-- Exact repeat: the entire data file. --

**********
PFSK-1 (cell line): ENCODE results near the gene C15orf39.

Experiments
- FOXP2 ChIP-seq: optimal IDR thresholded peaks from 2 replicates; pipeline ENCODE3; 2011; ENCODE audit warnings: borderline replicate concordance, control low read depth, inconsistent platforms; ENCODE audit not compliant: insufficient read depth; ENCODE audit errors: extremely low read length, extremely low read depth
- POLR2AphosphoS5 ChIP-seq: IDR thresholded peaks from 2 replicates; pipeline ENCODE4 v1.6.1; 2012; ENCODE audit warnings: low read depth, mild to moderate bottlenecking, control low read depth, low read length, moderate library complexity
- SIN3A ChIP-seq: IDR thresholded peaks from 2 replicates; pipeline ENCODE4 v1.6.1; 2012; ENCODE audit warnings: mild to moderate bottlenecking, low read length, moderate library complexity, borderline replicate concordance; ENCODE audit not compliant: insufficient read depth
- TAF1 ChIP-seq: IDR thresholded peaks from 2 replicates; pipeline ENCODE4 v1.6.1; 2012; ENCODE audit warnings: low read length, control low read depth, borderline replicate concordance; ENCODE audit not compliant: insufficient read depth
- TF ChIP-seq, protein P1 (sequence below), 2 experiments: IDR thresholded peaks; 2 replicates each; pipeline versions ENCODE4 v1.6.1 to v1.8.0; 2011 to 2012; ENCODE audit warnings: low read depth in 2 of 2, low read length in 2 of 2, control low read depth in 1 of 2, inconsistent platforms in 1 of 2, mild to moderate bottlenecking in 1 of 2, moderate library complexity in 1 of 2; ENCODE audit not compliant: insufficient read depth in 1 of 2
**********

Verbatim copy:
PFSK-1 (cell line): ENCODE results near the gene C15orf39.

Experiments
- FOXP2 ChIP-seq: optimal IDR thresholded peaks from 2 replicates; pipeline ENCODE3; 2011; ENCODE audit warnings: borderline replicate concordance, control low read depth, inconsistent platforms; ENCODE audit not compliant: insufficient read depth; ENCODE audit errors: extremely low read length, extremely low read depth
- POLR2AphosphoS5 ChIP-seq: IDR thresholded peaks from 2 replicates; pipeline ENCODE4 v1.6.1; 2012; ENCODE audit warnings: low read depth, mild to moderate bottlenecking, control low read depth, low read length, moderate library complexity
- SIN3A ChIP-seq: IDR thresholded peaks from 2 replicates; pipeline ENCODE4 v1.6.1; 2012; ENCODE audit warnings: mild to moderate bottlenecking, low read length, moderate library complexity, borderline replicate concordance; ENCODE audit not compliant: insufficient read depth
- TAF1 ChIP-seq: IDR thresholded peaks from 2 replicates; pipeline ENCODE4 v1.6.1; 2012; ENCODE audit warnings: low read length, control low read depth, borderline replicate concordance; ENCODE audit not compliant: insufficient read depth
- TF ChIP-seq, protein P1 (sequence below), 2 experiments: IDR thresholded peaks; 2 replicates each; pipeline versions ENCODE4 v1.6.1 to v1.8.0; 2011 to 2012; ENCODE audit warnings: low read depth in 2 of 2, low read length in 2 of 2, control low read depth in 1 of 2, inconsistent platforms in 1 of 2, mild to moderate bottlenecking in 1 of 2, moderate library complexity in 1 of 2; ENCODE audit not compliant: insufficient read depth in 1 of 2